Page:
A huge plus for Procter & Gamble is free cash flow, which totaled $35 billion during the past three years. Because the company generates so much cash, analysts project a dividend growth rate of 9% a year for the next three to five years. This would increase the per-share dividend to $3.17 in 2016 from $2.06 in 2011 and should keep the yield around where it is now (roughly 3.0%).
Ever since Beam was spun off from Fortune Brands Home and Security Inc. (NYSE: FBHS) on Oct. 3, 2011, rumors have been swirling about a possible takeover by the world's second-largest spirits maker Pernod Ricard (OTC: PDRDY) or the No. 1 player in the spirits industry, Diageo PLC (NYSE: DEO). Both are foreign firms that would love to have Beam because of its wide U.S. exposure resulting from recognizable brands like Jim Beam, Courvoisier, Skinnygirl and Kilbeggan Irish whiskey.
Ackman is set to profit from a takeover, if it occurs. His Beam investment, reported in Pershing Square's 13F filed Feb. 14, makes him a 13% owner and therefore in a position to heavily influence the terms of a buyout. Analysts say this would occur at $64 a share -- 10% more than the current price of about $58.40 and an 18% gain from the $54.18 a share the stock closed at on Feb. 14.
3. Alexander & Baldwin
Although by far the smallest of the three Pershing Square holdings I've described, this one (also initially reported on Feb. 14) resulted in a 9% ownership position with lots of clout. While I'm not aware of Ackman ever making any public announcements about his plans for the company, which is in the cargo shipping, real estate and agribusiness industries, the goal was apparently to unlock shareholder value through a breakup.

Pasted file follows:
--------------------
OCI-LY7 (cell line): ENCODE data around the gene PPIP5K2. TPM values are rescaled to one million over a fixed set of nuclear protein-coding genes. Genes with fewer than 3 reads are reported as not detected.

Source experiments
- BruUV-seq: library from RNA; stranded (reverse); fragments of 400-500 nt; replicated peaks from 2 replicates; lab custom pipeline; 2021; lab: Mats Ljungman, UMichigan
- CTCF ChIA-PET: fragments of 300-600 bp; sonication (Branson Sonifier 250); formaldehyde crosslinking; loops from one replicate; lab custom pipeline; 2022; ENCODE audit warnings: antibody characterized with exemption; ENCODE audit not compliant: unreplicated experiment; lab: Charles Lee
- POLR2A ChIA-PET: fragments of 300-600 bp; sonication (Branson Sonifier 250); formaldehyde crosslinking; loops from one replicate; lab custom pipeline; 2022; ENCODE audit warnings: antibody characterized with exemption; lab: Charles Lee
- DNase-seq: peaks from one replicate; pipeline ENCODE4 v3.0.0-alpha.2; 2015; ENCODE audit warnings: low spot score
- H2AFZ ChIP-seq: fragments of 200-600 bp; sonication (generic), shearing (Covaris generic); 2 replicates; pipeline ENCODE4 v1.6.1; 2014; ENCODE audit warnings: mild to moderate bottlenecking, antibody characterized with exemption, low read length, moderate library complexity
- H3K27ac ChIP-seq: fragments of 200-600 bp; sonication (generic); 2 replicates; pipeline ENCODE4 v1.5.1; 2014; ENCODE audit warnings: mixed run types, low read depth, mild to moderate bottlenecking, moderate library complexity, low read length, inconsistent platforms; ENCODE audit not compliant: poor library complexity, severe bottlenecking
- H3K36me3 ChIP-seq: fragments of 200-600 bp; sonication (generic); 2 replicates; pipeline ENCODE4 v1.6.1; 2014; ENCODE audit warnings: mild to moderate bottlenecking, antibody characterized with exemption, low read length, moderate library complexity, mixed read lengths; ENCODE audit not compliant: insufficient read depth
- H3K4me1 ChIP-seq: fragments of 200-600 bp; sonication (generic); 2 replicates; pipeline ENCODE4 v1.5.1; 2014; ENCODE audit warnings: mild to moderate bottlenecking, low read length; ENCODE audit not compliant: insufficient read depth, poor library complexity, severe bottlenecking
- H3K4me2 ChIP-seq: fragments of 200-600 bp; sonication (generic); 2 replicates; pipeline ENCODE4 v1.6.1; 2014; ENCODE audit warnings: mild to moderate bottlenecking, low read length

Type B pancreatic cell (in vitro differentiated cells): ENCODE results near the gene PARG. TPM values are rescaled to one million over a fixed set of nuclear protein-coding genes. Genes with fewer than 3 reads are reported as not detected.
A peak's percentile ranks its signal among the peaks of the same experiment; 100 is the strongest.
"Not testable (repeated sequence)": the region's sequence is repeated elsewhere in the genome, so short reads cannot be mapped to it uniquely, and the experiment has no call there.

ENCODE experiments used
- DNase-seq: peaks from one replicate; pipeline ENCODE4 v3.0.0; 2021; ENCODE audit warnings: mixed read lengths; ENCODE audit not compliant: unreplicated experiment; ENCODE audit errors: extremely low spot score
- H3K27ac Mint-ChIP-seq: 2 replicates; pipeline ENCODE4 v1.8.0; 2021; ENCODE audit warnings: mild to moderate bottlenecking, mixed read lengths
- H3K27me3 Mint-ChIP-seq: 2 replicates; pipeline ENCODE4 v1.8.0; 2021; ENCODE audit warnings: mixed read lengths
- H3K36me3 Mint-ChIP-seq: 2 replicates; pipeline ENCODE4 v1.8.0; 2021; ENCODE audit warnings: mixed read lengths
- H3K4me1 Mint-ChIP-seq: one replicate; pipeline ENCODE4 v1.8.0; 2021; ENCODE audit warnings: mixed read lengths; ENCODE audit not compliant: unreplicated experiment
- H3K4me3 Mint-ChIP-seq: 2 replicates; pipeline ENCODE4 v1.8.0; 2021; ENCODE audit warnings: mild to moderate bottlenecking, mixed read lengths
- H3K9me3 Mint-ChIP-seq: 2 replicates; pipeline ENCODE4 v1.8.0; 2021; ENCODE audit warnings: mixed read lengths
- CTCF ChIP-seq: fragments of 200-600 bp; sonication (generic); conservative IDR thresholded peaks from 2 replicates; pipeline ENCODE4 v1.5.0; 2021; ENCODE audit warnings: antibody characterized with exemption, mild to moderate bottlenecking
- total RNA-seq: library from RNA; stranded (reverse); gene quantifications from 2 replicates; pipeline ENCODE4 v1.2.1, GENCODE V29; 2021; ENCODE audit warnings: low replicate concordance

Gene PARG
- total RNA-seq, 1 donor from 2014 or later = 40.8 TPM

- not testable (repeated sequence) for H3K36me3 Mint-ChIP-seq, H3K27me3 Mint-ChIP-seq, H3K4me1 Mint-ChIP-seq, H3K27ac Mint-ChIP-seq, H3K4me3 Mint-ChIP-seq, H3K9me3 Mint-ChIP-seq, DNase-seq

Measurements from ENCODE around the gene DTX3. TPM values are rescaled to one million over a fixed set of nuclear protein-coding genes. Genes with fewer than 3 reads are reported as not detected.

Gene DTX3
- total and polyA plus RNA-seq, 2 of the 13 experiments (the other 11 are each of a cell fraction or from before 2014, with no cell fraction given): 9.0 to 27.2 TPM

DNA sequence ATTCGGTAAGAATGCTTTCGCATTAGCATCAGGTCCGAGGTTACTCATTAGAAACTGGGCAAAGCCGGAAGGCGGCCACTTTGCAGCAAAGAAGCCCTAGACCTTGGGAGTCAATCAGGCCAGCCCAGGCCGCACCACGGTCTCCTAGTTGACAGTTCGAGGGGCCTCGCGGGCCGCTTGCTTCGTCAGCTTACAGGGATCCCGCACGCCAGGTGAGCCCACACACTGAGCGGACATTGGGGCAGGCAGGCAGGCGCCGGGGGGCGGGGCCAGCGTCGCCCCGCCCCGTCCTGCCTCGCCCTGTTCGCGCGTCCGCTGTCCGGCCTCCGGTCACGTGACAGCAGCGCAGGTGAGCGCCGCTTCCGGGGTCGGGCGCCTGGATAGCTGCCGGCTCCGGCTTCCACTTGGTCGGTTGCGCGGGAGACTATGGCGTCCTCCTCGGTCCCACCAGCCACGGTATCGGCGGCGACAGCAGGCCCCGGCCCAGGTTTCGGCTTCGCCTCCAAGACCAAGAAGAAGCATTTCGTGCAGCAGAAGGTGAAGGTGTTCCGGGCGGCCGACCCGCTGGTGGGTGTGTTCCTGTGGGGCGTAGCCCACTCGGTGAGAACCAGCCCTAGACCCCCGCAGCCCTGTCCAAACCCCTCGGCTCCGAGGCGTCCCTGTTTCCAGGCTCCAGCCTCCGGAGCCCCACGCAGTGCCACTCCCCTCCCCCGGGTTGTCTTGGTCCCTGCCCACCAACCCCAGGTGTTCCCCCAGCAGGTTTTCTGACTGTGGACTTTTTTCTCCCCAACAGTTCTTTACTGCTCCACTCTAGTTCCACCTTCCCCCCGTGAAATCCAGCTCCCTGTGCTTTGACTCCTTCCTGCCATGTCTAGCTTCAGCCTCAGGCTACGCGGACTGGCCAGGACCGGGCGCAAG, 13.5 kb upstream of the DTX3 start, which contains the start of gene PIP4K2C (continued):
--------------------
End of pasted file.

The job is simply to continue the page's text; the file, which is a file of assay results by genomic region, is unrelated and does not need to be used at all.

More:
On June 28, the shipping segment of Alexander & Baldwin was spun off as Matson Inc. (NYSE: MATX), and Ackman received $3.6 million shares. The spinoff was a smart move because it resulted in a separate company with strong cash flows and reliable dividends. The stock currently yields a solid 2.4%, based on a per-share dividend of 60 cents and a stock price of $25.40. The real estate and agribusiness still exist as Alexander & Baldwin. These are the more growth-oriented segments of the company, with potential for profit through the development of commercial properties and the sale of coffee and sugar cane.
Risks to Consider: Like many hedge-fund managers, Ackman often takes huge risks that may not be appropriate for most investors. His stake in Beam is particularly risky because major success hinges on a buyout, and there are no plans for one yet. Although a solid company on its own, Beam isn't the best play on the spirits industry. I much prefer Diageo, a company I profiled on Aug 6.
Action to Take --> Of the three stocks I've described, I think Beam is riskiest because there are better spirits stocks and the biggest reason to buy -- a lucrative buyout -- is just a rumor. If a buyout doesn't happen, then shareholders will be left with a so-so spirits stock.
Procter & Gamble and Matson have much wider appeal because of their stability and reliable dividends, so I think buying shares of both for income and diversification is an excellent course of action. I'd stay away from Alexander & Baldwin (minus the shipping segment) though, because earnings from the real estate segment tend to be volatile.